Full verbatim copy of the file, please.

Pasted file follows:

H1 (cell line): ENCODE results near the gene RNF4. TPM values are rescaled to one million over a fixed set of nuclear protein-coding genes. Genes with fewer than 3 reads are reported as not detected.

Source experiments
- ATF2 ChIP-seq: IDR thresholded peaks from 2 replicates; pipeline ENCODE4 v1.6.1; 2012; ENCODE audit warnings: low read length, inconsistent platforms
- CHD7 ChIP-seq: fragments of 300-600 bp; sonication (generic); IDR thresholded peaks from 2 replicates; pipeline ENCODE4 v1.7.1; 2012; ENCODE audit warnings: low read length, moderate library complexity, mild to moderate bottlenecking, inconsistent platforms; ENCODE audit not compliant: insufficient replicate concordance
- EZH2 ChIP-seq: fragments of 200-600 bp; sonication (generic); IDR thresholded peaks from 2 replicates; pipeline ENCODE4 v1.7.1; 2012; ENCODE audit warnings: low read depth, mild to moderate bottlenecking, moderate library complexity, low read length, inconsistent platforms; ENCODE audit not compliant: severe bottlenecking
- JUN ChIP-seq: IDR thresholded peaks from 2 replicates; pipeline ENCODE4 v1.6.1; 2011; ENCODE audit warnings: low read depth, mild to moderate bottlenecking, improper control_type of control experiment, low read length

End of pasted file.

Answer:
H1 (cell line): ENCODE results near the gene RNF4. TPM values are rescaled to one million over a fixed set of nuclear protein-coding genes. Genes with fewer than 3 reads are reported as not detected.

Source experiments
- ATF2 ChIP-seq: IDR thresholded peaks from 2 replicates; pipeline ENCODE4 v1.6.1; 2012; ENCODE audit warnings: low read length, inconsistent platforms
- CHD7 ChIP-seq: fragments of 300-600 bp; sonication (generic); IDR thresholded peaks from 2 replicates; pipeline ENCODE4 v1.7.1; 2012; ENCODE audit warnings: low read length, moderate library complexity, mild to moderate bottlenecking, inconsistent platforms; ENCODE audit not compliant: insufficient replicate concordance
- EZH2 ChIP-seq: fragments of 200-600 bp; sonication (generic); IDR thresholded peaks from 2 replicates; pipeline ENCODE4 v1.7.1; 2012; ENCODE audit warnings: low read depth, mild to moderate bottlenecking, moderate library complexity, low read length, inconsistent platforms; ENCODE audit not compliant: severe bottlenecking
- JUN ChIP-seq: IDR thresholded peaks from 2 replicates; pipeline ENCODE4 v1.6.1; 2011; ENCODE audit warnings: low read depth, mild to moderate bottlenecking, improper control_type of control experiment, low read length